Fourthly, variation in criminal punishment is linked to economic deprivation. With the average age of entry being 30 years, prisoners remain socioeconomically disadvantaged when compared with the general population. Most of them have very low levels of education. Besides, only a small number of them have full-time jobs before first arrest. When compared to the general population, men of the same age as the prisoners held full-time jobs, and many had attained a high school degree (Wheelock & Uggen, 2006, p. 12). Statistics has shown that earlier prisoners have always been poor but currently this is prevalent amongst those people living in poverty. On the top of the list, there are the poor and uneducated young African men who face the significant risk of incarceration (Wheelock & Uggen, 2006, p. 5). Disparities in punishment are likely to a result of systems that penalize the poor more harshly than the wealthy, but it is undeniable that a great percentage of those imprisoned come from poor backgrounds and circumstances.
Lastly, as the number of felons and former felons rises, collateral sanctions a larger role in racial and ethnic stratification operating as an interconnected system of disadvantage. Collateral consequence provisions affect the socioeconomic status of communities from disadvantaged groups. Those rules reduce the employment prospects leaving people with criminal records the least likely to hear from the prospective employers when they submit job applications with African American males screened out of even entry-level employment (Wheelock & Uggen, 2006, p. 23-24). Besides, collateral punishments erode civic participation; those in high school are denied access to federal funding as well as removed parental rights (Miller, 2005, p. 226). The above consequences affect upon many poor families and families belonging to racial and ethnic minority groups. An increase in crime rate has forced the local authorities to build new prisons to combat crime. Collateral sanctions influence racial and ethnic stratification by demonstrating the adverse effects on people living in neighborhoods with high levels of incarceration. Individuals who live in such areas appear socially dangerous, which forms a basis for discrimination. Imprisoning the significant number of African-Americans promotes racial stratification with black children being raised in families which, according to the U.S. criminal justice system, record high rates of incarceration.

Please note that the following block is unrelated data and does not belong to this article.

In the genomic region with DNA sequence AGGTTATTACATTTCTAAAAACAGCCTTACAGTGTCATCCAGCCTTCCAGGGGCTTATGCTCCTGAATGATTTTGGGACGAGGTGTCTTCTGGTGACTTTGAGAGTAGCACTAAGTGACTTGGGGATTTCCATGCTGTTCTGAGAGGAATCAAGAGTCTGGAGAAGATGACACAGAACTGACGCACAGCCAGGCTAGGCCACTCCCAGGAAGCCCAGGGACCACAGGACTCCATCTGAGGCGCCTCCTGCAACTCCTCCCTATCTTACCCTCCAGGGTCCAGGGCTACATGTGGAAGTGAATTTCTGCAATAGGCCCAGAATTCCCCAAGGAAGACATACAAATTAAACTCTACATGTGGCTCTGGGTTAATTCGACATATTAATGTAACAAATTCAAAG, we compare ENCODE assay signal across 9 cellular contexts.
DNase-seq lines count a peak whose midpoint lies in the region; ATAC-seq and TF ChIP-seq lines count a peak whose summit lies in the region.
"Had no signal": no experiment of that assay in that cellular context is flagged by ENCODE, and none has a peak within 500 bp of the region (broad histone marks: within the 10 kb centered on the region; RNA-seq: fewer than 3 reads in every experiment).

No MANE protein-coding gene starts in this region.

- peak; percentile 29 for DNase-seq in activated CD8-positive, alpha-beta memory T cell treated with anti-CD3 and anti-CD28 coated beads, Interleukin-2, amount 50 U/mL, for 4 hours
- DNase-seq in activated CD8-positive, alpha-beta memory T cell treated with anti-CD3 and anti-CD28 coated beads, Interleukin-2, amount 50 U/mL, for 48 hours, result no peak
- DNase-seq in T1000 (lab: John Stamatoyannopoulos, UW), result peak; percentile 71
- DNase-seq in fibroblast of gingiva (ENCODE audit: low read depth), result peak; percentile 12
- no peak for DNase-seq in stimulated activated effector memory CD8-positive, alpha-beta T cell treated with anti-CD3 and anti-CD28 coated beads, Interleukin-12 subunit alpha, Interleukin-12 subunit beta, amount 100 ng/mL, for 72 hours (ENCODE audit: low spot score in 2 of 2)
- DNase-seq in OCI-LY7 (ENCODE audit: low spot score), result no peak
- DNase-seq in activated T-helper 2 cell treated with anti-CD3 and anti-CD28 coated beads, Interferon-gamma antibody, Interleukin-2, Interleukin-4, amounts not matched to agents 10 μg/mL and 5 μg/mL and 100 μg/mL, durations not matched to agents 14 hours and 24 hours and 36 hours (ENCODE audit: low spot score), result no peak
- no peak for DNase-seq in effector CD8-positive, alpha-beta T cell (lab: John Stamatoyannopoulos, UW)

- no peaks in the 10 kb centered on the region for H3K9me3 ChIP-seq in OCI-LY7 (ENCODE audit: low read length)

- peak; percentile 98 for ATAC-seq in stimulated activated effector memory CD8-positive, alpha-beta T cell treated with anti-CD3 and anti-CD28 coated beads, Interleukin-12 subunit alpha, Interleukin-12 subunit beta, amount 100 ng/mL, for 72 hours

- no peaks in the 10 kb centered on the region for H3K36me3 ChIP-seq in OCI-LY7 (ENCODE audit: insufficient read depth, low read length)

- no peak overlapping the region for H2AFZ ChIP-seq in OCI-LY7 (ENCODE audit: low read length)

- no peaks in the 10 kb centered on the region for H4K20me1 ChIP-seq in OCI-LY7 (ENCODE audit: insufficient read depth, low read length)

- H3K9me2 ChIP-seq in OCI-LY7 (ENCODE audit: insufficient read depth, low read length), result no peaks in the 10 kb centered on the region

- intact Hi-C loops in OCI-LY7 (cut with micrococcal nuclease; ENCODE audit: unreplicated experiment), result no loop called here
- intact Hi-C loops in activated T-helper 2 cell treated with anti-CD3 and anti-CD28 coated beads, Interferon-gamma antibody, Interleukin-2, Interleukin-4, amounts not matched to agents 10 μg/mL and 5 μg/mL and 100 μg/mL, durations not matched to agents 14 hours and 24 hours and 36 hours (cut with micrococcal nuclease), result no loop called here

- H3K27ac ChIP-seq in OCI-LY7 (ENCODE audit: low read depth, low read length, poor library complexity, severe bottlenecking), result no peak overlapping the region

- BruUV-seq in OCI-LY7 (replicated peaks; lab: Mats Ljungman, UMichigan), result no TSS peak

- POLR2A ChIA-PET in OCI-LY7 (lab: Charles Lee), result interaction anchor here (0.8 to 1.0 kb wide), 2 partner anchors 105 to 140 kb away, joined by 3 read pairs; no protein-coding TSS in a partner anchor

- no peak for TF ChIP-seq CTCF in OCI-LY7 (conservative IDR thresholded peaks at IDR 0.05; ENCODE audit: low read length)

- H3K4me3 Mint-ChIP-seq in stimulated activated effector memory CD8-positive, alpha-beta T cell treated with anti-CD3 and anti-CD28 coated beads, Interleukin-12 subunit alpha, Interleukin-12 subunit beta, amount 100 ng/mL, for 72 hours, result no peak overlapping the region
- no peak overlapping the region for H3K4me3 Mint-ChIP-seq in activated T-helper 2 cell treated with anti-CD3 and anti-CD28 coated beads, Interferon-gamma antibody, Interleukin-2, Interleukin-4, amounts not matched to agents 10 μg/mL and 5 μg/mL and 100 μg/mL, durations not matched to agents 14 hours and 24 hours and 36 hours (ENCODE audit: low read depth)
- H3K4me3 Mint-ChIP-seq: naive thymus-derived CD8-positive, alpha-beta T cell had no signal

The interconnection of social problems illustrates clearly that criminal sanctions and victimization brings about stratification and poverty of the already vulnerable social groups since crime is often caused by poverty which propagates it further. Besides, various forms of punishment on offenders affect the families and the neighborhood raising such issues as being socially dangerous and having families and children suffering because of economic hardship. However, more research has to be carried out to determine further the impact of collateral sanctions on socioeconomic well-being and racial stratification. However, to minimize the impact of criminal penalties on racial, ethnic, and socioeconomic inequality, policy interventions such as a sentencing reform reducing the duration of criminal punishment should be considered. It would directly decrease the size of the criminal class and the social deficits of criminal sanctions. Likewise, ensuring fundamental rights such as the right to work and vote may minimize the impact of crime and punishment on inequality.